By this time, all those ARMs signed in 2005 are beginning to “reset” to much higher interest rates – often more than doubling peoples monthly payments. Faced with payments far too high for their budgets, people normally would sell the house and “buyout” the mortgage with the proceeds. However, real estate prices are substantially lower than they were in 2005 – meaning that selling the home would not net nearly enough to cover the amount of the mortgage it was purchased with (at inflated 2005 prices). So, unable to meet their monthly payments, and unable to sell their homes for enough to buyout their mortgages, this leaves the homeowners only one option – default.

Down ArrowWhen homeowners default on their loans, banks do the only thing they can to recover their money – seize the property pledged as collateral (the home). However, this does not solve the problem. Now the bank is stuck with a home that is a.) very illiquid, and b.) still not worth enough to cover the amount of the loan. So, the bank does the only thing it can – sells the house at auction, usually for a price far lower than what it is worth, in order to recover some of its money. This has the side effect of increasing the supply of houses on the market, which further depresses home prices, creating a vicious cycle.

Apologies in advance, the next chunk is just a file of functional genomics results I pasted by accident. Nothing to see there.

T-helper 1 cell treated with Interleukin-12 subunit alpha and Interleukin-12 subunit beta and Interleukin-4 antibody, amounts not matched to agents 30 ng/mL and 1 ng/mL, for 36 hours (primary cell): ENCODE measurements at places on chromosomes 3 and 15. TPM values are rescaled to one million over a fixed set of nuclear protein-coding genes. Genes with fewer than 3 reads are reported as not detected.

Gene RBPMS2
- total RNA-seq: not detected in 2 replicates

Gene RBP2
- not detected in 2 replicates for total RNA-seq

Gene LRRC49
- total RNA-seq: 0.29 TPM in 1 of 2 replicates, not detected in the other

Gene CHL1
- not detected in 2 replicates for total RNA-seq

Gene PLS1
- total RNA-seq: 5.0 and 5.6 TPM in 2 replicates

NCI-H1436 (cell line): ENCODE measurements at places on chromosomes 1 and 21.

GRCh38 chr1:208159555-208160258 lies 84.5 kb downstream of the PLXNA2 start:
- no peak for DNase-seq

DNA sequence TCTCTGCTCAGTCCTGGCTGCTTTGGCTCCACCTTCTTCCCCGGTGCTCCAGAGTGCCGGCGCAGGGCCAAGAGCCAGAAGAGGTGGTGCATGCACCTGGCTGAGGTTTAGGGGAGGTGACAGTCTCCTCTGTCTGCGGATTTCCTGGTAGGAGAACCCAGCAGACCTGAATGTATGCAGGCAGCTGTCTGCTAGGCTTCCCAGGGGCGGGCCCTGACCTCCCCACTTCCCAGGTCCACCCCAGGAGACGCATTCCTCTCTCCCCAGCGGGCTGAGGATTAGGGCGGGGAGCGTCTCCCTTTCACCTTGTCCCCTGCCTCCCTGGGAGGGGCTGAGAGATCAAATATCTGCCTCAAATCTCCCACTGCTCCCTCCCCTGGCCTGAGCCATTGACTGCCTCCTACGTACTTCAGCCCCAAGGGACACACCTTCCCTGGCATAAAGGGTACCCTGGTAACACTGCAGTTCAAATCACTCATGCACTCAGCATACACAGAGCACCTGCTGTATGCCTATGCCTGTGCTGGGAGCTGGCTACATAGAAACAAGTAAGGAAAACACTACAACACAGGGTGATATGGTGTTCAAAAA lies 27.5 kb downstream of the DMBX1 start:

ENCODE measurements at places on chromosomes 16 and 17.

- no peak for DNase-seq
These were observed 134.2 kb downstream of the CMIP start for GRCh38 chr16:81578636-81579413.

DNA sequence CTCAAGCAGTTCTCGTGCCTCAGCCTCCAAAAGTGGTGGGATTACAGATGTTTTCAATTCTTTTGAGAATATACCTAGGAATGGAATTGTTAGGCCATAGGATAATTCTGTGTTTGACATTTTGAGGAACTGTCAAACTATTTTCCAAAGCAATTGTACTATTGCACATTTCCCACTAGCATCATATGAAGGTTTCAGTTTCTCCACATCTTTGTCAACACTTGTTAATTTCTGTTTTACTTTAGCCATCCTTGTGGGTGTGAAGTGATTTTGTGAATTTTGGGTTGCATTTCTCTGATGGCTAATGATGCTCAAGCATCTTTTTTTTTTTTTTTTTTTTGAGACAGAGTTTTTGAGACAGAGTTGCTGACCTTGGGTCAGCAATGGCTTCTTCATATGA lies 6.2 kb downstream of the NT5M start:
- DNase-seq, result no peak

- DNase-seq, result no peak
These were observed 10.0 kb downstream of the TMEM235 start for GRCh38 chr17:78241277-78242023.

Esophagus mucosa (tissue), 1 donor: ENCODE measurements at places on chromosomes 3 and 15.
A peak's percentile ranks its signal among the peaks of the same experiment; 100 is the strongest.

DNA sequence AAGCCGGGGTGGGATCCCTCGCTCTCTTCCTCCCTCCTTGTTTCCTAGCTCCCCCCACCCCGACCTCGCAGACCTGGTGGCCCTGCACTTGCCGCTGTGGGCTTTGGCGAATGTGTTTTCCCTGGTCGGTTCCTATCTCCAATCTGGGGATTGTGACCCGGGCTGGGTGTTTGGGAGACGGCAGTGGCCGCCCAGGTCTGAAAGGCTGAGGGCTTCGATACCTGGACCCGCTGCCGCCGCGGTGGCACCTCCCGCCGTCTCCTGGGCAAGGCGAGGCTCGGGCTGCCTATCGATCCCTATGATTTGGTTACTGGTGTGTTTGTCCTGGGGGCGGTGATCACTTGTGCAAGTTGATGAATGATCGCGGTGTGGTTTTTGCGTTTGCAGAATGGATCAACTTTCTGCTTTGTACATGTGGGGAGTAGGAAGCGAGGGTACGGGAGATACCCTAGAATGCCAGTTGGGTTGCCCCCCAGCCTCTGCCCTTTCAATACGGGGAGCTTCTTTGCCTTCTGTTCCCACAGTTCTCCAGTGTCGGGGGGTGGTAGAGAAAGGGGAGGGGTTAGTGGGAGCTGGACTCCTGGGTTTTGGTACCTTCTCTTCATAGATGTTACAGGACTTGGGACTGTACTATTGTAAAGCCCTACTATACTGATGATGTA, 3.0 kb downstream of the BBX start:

Though banks have lost millions of dollars in the above manner, it pales in comparison to the billions lost in mortgage backed securities. What is a mortgage backed security? Once a bank has made thousands of mortgage loans, they often package up all the loans together and sell them to investors as bonds. Initially, everyone on Wall Street thought that these bonds were very safe investments (AAA rated, the highest possible) with very little risk of default. After all, home prices were on the rise, and the banks could always seize the valuable real estate collateral if people defaulted. Investors bought these mortgage backed securities by the billions of dollars. Soon however, the forces detailed above began to take effect. Real estate prices began to fall, and homeowners began to default in larger than expected numbers. Quickly, these mortgage backed securities didn’t look quite so safe any more.